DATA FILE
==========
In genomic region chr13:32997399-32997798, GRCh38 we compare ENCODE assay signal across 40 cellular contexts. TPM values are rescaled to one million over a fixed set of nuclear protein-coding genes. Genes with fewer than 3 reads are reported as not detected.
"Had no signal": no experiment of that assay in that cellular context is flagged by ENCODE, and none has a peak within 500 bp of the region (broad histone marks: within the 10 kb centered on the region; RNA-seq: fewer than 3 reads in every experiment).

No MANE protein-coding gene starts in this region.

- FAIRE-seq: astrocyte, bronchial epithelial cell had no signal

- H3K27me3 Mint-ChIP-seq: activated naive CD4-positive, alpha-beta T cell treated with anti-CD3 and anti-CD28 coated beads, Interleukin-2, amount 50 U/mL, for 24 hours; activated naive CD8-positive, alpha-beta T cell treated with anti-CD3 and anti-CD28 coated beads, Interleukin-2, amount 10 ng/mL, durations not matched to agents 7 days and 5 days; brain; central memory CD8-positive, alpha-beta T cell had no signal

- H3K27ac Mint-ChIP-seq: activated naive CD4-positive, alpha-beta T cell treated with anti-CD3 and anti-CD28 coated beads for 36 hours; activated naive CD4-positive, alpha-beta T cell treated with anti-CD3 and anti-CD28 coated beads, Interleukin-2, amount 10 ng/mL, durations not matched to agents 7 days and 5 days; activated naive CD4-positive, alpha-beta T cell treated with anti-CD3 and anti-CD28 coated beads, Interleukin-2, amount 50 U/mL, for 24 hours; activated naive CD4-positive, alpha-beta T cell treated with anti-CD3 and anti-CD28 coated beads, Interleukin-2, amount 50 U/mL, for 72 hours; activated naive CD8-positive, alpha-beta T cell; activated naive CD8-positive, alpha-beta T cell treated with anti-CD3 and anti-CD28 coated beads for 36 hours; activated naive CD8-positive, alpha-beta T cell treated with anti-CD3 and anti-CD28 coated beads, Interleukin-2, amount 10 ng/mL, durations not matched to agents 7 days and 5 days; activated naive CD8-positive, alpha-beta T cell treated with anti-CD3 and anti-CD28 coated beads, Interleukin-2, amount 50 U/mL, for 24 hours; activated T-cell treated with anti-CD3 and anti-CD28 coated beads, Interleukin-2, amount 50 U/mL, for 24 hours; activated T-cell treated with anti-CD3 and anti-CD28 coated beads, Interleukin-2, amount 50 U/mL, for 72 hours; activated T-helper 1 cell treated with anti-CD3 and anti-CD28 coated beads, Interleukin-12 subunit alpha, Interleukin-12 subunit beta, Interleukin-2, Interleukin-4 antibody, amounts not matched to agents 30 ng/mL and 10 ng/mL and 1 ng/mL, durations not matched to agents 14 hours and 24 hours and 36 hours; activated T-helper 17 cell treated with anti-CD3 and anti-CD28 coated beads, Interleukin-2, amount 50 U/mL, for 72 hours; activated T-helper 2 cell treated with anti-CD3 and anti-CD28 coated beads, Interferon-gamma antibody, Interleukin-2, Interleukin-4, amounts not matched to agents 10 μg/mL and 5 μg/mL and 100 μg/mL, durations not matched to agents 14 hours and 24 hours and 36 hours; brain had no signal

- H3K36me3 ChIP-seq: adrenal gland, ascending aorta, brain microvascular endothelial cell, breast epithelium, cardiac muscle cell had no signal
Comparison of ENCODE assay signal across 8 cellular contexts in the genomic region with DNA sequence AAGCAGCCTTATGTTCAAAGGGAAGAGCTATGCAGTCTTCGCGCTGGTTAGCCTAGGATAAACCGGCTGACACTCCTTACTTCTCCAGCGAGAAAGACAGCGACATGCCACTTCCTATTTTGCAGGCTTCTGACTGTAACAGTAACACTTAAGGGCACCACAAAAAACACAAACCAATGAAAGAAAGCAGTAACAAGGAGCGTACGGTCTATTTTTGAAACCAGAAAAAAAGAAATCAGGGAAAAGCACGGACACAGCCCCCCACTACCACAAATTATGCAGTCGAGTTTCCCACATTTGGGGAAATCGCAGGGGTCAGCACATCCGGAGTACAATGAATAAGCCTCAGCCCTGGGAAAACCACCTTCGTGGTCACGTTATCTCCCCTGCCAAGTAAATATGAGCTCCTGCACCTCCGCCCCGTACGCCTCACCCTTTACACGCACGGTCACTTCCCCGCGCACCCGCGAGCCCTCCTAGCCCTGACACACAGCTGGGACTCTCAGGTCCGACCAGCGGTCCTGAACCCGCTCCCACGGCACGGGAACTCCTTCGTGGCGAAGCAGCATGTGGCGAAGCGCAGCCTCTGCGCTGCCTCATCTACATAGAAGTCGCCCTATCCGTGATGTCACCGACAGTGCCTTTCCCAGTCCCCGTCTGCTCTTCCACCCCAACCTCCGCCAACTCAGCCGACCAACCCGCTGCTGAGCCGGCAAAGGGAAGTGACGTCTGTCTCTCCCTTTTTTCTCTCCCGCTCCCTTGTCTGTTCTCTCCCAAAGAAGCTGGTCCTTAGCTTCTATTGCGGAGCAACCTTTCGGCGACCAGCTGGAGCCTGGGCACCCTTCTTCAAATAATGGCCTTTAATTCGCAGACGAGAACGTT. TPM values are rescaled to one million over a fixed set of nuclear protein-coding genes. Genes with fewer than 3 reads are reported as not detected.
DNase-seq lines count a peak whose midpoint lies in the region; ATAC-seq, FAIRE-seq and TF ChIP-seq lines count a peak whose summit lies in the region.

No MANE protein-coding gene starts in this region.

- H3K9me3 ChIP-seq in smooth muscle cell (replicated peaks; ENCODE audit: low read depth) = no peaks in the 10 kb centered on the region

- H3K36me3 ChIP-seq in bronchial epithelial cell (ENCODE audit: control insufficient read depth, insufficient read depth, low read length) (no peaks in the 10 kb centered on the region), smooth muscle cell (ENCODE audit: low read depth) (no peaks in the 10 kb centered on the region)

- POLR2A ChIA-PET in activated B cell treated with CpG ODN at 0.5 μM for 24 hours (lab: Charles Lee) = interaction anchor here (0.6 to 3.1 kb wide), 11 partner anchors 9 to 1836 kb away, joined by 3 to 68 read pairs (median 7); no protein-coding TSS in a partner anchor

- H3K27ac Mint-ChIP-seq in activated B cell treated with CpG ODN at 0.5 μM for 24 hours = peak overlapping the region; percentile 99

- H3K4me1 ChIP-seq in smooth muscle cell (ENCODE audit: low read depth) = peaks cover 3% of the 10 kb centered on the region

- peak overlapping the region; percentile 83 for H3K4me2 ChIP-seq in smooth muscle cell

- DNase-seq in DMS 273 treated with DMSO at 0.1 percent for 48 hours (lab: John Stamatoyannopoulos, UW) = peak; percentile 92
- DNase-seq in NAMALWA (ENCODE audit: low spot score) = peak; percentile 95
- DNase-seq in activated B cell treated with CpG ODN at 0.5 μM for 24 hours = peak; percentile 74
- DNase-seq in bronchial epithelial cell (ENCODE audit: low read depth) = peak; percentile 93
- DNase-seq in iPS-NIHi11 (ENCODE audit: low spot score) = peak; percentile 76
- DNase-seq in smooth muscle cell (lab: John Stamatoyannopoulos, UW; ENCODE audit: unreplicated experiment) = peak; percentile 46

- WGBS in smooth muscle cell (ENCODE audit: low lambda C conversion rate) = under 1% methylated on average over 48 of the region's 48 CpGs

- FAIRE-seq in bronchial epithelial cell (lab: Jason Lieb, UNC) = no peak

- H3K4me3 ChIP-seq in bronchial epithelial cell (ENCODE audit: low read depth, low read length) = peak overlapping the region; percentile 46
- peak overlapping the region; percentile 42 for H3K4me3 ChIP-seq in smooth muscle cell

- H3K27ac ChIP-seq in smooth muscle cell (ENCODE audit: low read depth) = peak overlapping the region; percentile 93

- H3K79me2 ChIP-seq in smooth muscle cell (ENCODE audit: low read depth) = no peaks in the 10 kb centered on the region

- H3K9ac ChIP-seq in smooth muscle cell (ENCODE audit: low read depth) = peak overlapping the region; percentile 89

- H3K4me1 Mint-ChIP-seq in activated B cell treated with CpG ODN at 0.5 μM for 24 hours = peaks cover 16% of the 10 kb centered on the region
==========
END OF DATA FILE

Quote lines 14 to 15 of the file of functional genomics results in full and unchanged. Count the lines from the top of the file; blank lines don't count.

- H3K27ac Mint-ChIP-seq in activated B cell treated with CpG ODN at 0.5 μM for 24 hours = peak overlapping the region; percentile 99

- H3K4me1 ChIP-seq in smooth muscle cell (ENCODE audit: low read depth) = peaks cover 3% of the 10 kb centered on the region